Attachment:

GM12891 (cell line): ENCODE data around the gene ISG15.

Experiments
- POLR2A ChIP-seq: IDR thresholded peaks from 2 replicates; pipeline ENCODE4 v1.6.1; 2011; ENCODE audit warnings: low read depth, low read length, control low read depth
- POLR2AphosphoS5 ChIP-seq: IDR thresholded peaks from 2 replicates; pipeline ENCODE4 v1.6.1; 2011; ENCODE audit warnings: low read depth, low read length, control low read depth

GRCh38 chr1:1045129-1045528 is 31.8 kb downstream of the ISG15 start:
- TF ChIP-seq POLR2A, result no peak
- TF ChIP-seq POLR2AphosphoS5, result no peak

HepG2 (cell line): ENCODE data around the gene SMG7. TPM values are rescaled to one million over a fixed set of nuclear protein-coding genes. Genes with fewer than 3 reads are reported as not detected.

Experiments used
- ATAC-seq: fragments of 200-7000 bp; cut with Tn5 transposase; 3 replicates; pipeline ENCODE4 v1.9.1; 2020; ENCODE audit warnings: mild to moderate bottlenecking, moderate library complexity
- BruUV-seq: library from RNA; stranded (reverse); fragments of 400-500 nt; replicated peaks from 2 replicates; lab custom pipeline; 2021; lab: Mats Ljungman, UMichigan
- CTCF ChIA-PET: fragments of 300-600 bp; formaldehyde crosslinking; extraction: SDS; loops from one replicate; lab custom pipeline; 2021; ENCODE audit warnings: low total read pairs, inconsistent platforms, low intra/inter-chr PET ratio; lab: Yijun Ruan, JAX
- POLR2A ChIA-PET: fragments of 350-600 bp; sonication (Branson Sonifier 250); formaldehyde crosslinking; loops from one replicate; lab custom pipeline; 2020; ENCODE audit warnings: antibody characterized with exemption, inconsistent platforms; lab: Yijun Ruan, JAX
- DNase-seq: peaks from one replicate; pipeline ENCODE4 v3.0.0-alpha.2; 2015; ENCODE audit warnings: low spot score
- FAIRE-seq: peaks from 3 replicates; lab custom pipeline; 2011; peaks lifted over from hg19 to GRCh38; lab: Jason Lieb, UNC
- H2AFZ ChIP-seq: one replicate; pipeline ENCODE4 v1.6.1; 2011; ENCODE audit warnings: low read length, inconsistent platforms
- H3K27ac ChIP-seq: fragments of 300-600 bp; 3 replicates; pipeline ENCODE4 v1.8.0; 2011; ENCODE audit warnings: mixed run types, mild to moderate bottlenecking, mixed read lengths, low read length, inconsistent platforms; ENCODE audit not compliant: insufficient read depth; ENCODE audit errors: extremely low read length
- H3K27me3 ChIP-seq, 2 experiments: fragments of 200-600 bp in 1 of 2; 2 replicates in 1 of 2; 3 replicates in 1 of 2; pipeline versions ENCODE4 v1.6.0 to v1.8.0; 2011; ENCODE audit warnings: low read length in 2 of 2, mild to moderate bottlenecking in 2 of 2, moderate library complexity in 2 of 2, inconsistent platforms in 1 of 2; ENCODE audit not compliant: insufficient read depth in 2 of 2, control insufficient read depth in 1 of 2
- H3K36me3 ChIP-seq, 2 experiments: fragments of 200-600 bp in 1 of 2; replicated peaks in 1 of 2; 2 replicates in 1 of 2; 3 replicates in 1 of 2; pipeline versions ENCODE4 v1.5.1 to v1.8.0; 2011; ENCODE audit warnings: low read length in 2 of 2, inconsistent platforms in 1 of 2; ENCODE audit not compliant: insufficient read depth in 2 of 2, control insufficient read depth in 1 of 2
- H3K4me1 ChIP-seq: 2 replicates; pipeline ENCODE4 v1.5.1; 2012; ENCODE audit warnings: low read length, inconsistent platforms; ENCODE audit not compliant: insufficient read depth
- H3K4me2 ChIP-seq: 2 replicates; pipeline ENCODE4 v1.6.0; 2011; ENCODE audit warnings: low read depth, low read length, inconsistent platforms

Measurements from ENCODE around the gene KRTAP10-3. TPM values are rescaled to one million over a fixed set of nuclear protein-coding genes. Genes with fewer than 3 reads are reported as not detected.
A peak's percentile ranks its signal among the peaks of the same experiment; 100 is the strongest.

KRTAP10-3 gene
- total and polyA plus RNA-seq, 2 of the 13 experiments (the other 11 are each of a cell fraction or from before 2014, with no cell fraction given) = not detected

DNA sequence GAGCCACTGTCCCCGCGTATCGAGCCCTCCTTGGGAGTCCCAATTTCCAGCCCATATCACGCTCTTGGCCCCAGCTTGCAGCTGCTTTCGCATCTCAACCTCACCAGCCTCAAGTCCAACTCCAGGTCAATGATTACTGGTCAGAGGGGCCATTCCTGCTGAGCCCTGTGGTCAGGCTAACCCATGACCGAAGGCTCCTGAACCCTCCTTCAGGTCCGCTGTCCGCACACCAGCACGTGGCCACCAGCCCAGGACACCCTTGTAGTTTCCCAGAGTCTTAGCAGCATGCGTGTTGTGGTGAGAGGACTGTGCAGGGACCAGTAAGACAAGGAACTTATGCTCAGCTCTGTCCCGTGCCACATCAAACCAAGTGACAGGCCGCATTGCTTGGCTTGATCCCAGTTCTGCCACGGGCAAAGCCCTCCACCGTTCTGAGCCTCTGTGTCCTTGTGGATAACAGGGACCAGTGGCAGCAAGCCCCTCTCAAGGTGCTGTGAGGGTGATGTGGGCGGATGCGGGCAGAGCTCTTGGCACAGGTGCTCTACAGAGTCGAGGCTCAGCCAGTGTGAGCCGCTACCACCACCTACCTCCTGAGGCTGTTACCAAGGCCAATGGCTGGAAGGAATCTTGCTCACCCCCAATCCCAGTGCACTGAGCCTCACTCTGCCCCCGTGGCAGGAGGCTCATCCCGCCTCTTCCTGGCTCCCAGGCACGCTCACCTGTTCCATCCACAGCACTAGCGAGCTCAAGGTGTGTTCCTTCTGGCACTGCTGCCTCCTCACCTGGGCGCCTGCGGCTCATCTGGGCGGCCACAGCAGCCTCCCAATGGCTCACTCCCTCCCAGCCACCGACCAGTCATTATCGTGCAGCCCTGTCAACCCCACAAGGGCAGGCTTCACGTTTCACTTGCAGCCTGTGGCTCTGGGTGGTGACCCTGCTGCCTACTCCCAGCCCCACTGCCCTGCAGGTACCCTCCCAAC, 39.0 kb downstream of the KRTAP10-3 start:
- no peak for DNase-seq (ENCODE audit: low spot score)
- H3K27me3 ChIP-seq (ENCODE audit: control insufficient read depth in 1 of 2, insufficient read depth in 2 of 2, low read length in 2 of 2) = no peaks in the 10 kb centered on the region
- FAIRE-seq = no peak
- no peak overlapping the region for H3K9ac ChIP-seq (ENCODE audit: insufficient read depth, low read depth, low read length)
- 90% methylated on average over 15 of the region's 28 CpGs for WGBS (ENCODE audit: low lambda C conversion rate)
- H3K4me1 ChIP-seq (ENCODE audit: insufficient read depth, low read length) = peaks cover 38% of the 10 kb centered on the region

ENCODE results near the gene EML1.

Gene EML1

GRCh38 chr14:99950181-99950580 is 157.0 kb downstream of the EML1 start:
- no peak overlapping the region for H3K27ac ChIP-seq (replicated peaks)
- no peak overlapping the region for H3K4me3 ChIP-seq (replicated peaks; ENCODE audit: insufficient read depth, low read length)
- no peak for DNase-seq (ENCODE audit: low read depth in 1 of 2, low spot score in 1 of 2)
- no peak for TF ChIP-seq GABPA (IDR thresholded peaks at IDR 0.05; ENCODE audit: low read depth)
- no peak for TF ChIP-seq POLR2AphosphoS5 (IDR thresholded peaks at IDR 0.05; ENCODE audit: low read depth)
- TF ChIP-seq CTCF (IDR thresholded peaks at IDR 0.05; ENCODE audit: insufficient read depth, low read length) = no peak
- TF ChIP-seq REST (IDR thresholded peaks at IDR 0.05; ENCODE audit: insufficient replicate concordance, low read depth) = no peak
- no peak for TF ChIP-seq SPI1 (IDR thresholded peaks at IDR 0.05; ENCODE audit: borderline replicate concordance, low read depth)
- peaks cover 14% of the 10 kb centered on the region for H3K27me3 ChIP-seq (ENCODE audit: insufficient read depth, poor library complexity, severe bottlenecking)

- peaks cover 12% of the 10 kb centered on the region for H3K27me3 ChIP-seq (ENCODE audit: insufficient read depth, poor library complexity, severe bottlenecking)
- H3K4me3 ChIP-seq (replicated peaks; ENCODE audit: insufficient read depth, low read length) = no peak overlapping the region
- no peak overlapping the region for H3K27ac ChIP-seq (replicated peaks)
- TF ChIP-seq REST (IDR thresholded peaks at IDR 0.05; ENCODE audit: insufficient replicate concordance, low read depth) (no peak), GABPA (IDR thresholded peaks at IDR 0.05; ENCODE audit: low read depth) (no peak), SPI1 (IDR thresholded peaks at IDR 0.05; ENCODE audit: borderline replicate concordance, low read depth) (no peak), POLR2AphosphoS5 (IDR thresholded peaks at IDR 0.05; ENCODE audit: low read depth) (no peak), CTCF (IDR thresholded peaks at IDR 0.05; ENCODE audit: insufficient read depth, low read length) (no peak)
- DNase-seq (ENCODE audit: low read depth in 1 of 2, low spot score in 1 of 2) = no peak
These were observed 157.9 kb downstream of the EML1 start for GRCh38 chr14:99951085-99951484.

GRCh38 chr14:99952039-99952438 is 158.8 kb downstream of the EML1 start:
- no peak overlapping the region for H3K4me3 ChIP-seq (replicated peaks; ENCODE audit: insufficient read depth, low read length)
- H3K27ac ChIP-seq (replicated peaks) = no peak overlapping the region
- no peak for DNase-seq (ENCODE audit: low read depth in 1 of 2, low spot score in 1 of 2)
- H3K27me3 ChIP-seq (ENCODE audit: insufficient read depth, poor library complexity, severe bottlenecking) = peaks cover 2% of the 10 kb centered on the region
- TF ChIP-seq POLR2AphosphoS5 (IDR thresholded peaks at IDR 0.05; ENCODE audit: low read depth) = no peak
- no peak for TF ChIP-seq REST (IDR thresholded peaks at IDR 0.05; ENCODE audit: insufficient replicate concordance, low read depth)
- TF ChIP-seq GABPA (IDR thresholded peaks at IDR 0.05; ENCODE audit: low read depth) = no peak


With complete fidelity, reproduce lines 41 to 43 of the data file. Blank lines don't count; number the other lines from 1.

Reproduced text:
- TF ChIP-seq CTCF (IDR thresholded peaks at IDR 0.05; ENCODE audit: insufficient read depth, low read length) = no peak
- TF ChIP-seq REST (IDR thresholded peaks at IDR 0.05; ENCODE audit: insufficient replicate concordance, low read depth) = no peak
- no peak for TF ChIP-seq SPI1 (IDR thresholded peaks at IDR 0.05; ENCODE audit: borderline replicate concordance, low read depth)